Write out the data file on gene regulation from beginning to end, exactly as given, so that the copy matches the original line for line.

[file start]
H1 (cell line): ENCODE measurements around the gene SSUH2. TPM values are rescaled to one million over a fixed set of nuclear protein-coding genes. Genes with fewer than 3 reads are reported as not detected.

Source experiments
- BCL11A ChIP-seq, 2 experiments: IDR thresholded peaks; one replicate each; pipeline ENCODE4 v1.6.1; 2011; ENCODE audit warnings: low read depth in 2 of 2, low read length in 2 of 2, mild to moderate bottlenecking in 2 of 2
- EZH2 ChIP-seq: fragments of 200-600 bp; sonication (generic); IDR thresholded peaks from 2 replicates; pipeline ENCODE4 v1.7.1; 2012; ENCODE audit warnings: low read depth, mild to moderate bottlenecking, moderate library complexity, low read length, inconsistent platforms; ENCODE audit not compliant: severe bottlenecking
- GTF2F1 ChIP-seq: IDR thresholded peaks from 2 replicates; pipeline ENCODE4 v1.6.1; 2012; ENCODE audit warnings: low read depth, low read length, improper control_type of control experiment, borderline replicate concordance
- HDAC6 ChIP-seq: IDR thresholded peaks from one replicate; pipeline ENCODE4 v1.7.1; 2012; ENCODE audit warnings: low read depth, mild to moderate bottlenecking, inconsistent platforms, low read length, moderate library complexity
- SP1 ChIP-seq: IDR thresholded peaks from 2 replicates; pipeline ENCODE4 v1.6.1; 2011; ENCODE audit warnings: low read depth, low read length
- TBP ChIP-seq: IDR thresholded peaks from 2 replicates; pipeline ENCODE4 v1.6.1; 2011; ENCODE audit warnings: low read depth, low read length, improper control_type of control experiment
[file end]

H1 (cell line): ENCODE measurements around the gene SSUH2. TPM values are rescaled to one million over a fixed set of nuclear protein-coding genes. Genes with fewer than 3 reads are reported as not detected.

Source experiments
- BCL11A ChIP-seq, 2 experiments: IDR thresholded peaks; one replicate each; pipeline ENCODE4 v1.6.1; 2011; ENCODE audit warnings: low read depth in 2 of 2, low read length in 2 of 2, mild to moderate bottlenecking in 2 of 2
- EZH2 ChIP-seq: fragments of 200-600 bp; sonication (generic); IDR thresholded peaks from 2 replicates; pipeline ENCODE4 v1.7.1; 2012; ENCODE audit warnings: low read depth, mild to moderate bottlenecking, moderate library complexity, low read length, inconsistent platforms; ENCODE audit not compliant: severe bottlenecking
- GTF2F1 ChIP-seq: IDR thresholded peaks from 2 replicates; pipeline ENCODE4 v1.6.1; 2012; ENCODE audit warnings: low read depth, low read length, improper control_type of control experiment, borderline replicate concordance
- HDAC6 ChIP-seq: IDR thresholded peaks from one replicate; pipeline ENCODE4 v1.7.1; 2012; ENCODE audit warnings: low read depth, mild to moderate bottlenecking, inconsistent platforms, low read length, moderate library complexity
- SP1 ChIP-seq: IDR thresholded peaks from 2 replicates; pipeline ENCODE4 v1.6.1; 2011; ENCODE audit warnings: low read depth, low read length
- TBP ChIP-seq: IDR thresholded peaks from 2 replicates; pipeline ENCODE4 v1.6.1; 2011; ENCODE audit warnings: low read depth, low read length, improper control_type of control experiment